IE 11 is not supported. For an optimal experience visit our site on another browser.

How safe is your produce?

What you should know about the dangers of produce and what you can do to prepare it safely
/ Source:

So you say you’re a fruit lover and you can’t get enough of fresh vegetables. If so, we all know you’re probably winning extra years on your health and your life when it comes to good eating, but are you careful about how you prepare the produce you know and love? On NBC’s “Today” show, in part two of a special five-part series on food safety, Leslie Bonci, a nutritionist with the American Dietetic Association and director of sports nutrition for the University of Pittsburgh Medical Center, offers some advice to help you prepare your produce safely. Read her tips below.

LIKE WITH POULTRY, any dangers that exist with produce can be avoided with proper food preparation tactics in the home — most importantly, good cleaning techniques. You need not worry about pesticides or chemicals, if you properly rinse the product before consuming it.

The other way to avoid any possible chemical danger if you’re still worried, is to simply avoid eating an overabundance of one type of food. Vary your selection as much as possible.

DANGERS: Produce products are at risk from three basic places:

-Contamination from the soil it was grown in

-Contamination from water it was rinsed in during processing

-Pesticides used in production

IN VS. OUT OF SEASON: When it comes to produce, there is very little that is seasonal anymore. Our food supply is becoming increasingly global. We have a wide array of foods available to us year-round because of our ability to import from all over the world.

Problem: Other countries may not have the same safety standards that we do, and the farther food has to go from the farm to the store, the more sets of hands it has to pass through and the more chance of contamination along the way.

Advice: It is much safer to buy in season. It’s okay to buy things like berries or peaches in the winter, just take special care if and when you do.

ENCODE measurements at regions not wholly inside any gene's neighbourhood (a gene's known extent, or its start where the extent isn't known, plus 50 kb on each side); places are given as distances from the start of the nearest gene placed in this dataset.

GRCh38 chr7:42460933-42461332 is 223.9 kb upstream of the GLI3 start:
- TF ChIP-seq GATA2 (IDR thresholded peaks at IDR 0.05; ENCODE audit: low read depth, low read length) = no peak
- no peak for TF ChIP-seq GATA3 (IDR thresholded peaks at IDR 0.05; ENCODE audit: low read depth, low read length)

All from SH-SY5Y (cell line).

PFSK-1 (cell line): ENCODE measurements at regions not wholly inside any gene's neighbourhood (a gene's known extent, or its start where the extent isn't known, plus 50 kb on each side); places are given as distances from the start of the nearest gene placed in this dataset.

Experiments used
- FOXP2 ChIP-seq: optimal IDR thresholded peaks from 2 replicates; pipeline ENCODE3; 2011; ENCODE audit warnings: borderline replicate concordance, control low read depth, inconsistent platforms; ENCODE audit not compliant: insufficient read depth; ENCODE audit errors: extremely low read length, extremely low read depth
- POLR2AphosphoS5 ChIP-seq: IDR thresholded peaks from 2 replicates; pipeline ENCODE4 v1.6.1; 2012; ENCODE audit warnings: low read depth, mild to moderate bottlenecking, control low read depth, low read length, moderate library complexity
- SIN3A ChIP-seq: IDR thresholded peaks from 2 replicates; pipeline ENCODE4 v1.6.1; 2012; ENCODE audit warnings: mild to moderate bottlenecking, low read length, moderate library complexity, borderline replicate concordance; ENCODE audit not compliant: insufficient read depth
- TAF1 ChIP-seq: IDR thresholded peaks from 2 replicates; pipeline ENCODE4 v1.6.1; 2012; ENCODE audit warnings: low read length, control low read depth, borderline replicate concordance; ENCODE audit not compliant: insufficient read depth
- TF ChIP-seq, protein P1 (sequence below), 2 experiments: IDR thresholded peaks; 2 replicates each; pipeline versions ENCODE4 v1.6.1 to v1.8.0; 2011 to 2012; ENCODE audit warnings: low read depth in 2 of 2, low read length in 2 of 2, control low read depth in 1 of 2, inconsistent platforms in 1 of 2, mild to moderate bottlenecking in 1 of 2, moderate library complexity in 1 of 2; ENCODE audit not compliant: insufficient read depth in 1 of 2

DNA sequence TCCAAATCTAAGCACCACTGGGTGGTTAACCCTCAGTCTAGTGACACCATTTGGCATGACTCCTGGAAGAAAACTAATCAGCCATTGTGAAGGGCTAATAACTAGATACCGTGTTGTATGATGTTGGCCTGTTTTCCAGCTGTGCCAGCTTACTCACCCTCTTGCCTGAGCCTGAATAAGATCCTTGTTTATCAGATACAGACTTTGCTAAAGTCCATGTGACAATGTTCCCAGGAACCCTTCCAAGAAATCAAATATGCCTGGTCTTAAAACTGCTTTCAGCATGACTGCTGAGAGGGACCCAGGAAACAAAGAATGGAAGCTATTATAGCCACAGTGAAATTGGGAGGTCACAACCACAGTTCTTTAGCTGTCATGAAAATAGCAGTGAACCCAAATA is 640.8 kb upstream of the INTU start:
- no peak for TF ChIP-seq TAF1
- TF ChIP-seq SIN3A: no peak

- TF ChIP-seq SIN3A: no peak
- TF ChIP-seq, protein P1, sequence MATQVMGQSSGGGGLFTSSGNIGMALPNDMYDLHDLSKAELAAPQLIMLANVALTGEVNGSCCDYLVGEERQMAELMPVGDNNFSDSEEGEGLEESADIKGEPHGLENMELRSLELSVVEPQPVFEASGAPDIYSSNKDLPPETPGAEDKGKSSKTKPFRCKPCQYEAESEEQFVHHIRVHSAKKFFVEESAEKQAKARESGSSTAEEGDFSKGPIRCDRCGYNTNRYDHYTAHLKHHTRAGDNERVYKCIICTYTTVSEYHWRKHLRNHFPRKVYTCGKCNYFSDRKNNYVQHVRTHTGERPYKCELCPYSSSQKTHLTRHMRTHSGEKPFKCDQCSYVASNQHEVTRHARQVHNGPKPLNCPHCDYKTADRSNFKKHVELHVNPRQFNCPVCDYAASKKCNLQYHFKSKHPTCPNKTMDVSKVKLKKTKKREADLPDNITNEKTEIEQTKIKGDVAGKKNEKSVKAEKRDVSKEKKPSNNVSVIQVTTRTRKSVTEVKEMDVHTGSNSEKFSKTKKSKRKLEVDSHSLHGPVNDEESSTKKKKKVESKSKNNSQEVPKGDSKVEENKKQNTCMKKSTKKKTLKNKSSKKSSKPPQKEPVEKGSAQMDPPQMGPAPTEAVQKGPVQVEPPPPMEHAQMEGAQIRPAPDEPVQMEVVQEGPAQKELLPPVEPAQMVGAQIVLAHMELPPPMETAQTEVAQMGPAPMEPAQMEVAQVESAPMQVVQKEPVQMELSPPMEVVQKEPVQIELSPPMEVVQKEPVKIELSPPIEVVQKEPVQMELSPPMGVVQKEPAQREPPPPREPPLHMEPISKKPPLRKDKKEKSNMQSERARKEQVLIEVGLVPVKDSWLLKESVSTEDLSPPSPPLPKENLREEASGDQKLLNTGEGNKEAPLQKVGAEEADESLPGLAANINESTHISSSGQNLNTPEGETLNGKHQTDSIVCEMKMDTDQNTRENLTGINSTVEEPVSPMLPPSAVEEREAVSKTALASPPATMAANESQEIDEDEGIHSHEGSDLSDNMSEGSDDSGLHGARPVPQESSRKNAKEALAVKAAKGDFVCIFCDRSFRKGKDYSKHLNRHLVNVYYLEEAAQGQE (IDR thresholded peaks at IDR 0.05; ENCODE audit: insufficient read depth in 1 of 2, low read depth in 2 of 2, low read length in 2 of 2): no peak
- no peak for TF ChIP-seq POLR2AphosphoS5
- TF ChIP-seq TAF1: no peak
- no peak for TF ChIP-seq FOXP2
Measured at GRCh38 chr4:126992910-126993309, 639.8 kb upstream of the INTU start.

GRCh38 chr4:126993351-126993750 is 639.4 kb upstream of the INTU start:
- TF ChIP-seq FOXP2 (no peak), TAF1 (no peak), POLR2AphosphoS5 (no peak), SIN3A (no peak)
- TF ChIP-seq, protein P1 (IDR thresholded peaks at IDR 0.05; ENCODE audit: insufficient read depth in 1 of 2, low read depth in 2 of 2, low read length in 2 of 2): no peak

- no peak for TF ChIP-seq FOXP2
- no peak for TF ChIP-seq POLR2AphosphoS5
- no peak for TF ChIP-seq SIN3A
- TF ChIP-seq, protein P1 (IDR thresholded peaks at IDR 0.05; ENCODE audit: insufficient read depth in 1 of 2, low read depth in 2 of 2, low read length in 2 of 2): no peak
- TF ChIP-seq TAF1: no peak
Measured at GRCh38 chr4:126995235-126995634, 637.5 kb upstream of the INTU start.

CHOOSING YOUR PRODUCE: Should you get your produce at a farmer’s market or supermarket? It really doesn’t matter. What’s most important when shopping for produce is that it has been kept cool, and is replenished often.


If you do go to a farmer’s market — go early! Otherwise the produce may have been sitting out there all day long.

If you go to the supermarket don’t be afraid to ask if the store has more produce in the back, if you don’t like the look of what’s out there. The misting sprays are good, but just take a few extra minutes to make sure that the constant mist didn’t do any damage to produce that may have been sitting out a while.

WHAT ARE YOU LOOKING FOR? Buy loose produce rather than packaged. You have more control that way.

Avoid any signs of mold. Don’t buy more than you’re going to use —it doesn’t last that long.

HOW LONG CAN YOU KEEP PRODUCE IN THE HOME? Raw fruits and vegetables can last up to a week in your refrigerator. It is okay to store some types out on the table or counter, but it will keep better in the refrigerator. Obviously some produce is more perishable than others (for example: melon, grapes, berries), so just be aware.

Throw cooked produce away after three to four days.

CLEANING: Rinse all produce products (even those with rinds or peels.) If you cut through the rind of unwashed produce, you risk contaminating the inside.

Rinse under cold water for at least 20 seconds, and use a nailbrush on things like carrots, zucchini or squash. With something like lettuce remove the entire outer layer.

It is also worth mentioning again that separate cutting boards should be used for produce and meat products.

JUICES: There is no safety difference between frozen or fresh juices. The thing to be aware of when it comes to juice is to make sure it is pasteurized (which most are). Apple juice or apple cider is really the only thing that could come un-pasteurized. If you buy it, heat it to 160 degrees before drinking.

Two specific issues you should be aware of:

Alfalfa Sprouts: Raw alfalfa sprouts have been linked to E.coli. If you are going to buy them:

-Make sure the buds are attached.

-Make sure to rinse under cold water.

-Whenever possible cook them first.

Baked Potatoes: Cooking a baked potato in foil causes moisture to build up which can then harbor harmful bacteria. Don’t panic though. It’s still okay to cook a potato this way, but you should either eat it or refrigerate it right away — do not let it sit around.